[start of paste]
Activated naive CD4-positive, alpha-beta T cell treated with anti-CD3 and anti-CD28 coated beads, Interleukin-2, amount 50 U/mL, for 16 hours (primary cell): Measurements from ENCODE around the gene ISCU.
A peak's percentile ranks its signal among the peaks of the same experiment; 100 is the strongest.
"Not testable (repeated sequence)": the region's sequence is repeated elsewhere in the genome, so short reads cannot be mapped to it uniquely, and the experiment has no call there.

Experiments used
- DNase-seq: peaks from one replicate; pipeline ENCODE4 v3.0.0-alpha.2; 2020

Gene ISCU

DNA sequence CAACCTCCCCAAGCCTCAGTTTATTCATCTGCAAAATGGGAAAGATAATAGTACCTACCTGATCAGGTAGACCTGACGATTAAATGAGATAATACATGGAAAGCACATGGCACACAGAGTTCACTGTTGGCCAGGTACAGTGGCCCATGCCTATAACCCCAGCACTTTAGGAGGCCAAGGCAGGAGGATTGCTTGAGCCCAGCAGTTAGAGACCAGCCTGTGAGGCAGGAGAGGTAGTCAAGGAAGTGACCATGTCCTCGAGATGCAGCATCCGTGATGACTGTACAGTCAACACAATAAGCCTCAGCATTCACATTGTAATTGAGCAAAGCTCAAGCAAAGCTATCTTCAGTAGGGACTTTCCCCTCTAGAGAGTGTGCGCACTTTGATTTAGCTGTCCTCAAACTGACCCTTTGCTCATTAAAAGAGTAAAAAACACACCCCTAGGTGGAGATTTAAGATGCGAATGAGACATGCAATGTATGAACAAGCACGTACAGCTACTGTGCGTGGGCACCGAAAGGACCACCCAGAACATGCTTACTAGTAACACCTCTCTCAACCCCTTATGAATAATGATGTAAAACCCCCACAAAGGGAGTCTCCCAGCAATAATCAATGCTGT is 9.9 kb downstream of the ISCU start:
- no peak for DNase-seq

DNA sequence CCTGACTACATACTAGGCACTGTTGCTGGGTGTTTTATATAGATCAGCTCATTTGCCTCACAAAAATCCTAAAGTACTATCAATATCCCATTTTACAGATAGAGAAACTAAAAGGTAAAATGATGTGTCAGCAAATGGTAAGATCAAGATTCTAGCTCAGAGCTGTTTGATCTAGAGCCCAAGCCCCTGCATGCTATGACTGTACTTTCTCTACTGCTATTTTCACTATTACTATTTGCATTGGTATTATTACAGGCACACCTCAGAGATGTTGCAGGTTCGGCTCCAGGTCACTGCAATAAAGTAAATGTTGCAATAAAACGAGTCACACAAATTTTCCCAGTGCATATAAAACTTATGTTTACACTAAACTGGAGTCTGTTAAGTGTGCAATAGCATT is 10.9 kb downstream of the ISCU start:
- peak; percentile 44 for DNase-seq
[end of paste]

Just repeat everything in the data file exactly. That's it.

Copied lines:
Activated naive CD4-positive, alpha-beta T cell treated with anti-CD3 and anti-CD28 coated beads, Interleukin-2, amount 50 U/mL, for 16 hours (primary cell): Measurements from ENCODE around the gene ISCU.
A peak's percentile ranks its signal among the peaks of the same experiment; 100 is the strongest.
"Not testable (repeated sequence)": the region's sequence is repeated elsewhere in the genome, so short reads cannot be mapped to it uniquely, and the experiment has no call there.

Experiments used
- DNase-seq: peaks from one replicate; pipeline ENCODE4 v3.0.0-alpha.2; 2020

Gene ISCU

DNA sequence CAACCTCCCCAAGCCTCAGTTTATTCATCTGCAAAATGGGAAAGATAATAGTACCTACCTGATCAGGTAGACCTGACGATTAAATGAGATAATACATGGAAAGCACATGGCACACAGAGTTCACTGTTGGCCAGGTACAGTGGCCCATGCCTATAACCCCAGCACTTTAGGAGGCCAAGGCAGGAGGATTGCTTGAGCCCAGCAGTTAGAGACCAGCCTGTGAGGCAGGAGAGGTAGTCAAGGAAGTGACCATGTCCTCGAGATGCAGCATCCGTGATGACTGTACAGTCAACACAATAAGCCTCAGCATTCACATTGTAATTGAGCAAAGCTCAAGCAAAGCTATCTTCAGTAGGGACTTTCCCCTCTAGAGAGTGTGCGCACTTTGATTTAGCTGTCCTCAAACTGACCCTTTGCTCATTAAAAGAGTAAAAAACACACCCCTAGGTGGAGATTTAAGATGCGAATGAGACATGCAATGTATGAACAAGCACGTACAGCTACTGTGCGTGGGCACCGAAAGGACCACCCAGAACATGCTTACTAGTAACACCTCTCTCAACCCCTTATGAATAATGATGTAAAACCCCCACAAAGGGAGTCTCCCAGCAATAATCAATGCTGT is 9.9 kb downstream of the ISCU start:
- no peak for DNase-seq

DNA sequence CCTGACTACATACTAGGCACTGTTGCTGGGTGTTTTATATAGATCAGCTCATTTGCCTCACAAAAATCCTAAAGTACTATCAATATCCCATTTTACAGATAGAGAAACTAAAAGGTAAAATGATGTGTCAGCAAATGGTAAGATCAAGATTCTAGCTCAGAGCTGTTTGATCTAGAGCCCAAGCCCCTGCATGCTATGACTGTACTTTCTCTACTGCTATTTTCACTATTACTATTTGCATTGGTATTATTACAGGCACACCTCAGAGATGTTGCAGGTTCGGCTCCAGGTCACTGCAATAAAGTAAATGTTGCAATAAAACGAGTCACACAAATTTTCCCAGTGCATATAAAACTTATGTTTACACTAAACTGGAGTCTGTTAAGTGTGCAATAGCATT is 10.9 kb downstream of the ISCU start:
- peak; percentile 44 for DNase-seq